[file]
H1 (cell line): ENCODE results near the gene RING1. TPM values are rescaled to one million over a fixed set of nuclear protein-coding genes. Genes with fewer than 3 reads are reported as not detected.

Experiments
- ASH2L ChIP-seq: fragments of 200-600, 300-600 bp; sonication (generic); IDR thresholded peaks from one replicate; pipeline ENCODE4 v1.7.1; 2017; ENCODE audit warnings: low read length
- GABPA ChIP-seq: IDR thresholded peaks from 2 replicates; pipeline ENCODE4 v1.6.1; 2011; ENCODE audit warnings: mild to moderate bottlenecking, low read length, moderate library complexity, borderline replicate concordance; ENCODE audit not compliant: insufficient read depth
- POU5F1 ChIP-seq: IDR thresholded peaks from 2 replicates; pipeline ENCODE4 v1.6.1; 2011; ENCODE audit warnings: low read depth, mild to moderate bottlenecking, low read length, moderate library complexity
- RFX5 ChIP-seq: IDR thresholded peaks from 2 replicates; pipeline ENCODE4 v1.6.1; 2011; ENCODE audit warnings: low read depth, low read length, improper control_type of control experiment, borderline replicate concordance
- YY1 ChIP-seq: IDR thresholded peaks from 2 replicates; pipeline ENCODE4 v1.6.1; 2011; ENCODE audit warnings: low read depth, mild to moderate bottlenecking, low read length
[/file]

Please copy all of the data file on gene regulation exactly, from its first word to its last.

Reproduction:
H1 (cell line): ENCODE results near the gene RING1. TPM values are rescaled to one million over a fixed set of nuclear protein-coding genes. Genes with fewer than 3 reads are reported as not detected.

Experiments
- ASH2L ChIP-seq: fragments of 200-600, 300-600 bp; sonication (generic); IDR thresholded peaks from one replicate; pipeline ENCODE4 v1.7.1; 2017; ENCODE audit warnings: low read length
- GABPA ChIP-seq: IDR thresholded peaks from 2 replicates; pipeline ENCODE4 v1.6.1; 2011; ENCODE audit warnings: mild to moderate bottlenecking, low read length, moderate library complexity, borderline replicate concordance; ENCODE audit not compliant: insufficient read depth
- POU5F1 ChIP-seq: IDR thresholded peaks from 2 replicates; pipeline ENCODE4 v1.6.1; 2011; ENCODE audit warnings: low read depth, mild to moderate bottlenecking, low read length, moderate library complexity
- RFX5 ChIP-seq: IDR thresholded peaks from 2 replicates; pipeline ENCODE4 v1.6.1; 2011; ENCODE audit warnings: low read depth, low read length, improper control_type of control experiment, borderline replicate concordance
- YY1 ChIP-seq: IDR thresholded peaks from 2 replicates; pipeline ENCODE4 v1.6.1; 2011; ENCODE audit warnings: low read depth, mild to moderate bottlenecking, low read length